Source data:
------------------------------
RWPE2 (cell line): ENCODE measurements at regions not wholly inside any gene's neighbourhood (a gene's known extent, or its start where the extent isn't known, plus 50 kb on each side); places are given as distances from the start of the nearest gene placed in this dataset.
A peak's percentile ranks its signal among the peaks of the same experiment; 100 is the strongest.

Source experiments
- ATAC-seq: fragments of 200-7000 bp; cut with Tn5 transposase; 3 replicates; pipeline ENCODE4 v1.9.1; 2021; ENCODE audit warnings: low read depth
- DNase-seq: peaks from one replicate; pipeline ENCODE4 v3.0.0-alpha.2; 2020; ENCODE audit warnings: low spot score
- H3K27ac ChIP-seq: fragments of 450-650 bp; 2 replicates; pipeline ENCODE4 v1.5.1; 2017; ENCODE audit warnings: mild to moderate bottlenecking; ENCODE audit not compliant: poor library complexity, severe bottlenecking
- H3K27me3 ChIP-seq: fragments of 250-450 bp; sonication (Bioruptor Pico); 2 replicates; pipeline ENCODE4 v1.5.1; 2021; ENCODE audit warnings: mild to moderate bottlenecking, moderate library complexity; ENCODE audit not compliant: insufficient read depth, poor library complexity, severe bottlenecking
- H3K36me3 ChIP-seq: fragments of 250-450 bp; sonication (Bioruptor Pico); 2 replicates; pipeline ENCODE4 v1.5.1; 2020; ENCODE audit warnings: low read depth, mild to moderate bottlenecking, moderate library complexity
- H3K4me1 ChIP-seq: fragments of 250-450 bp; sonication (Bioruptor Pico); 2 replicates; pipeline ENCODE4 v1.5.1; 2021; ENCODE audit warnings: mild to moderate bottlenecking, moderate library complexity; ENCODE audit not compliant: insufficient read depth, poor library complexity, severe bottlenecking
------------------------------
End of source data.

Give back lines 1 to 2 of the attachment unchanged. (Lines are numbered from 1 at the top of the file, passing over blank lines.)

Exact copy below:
RWPE2 (cell line): ENCODE measurements at regions not wholly inside any gene's neighbourhood (a gene's known extent, or its start where the extent isn't known, plus 50 kb on each side); places are given as distances from the start of the nearest gene placed in this dataset.
A peak's percentile ranks its signal among the peaks of the same experiment; 100 is the strongest.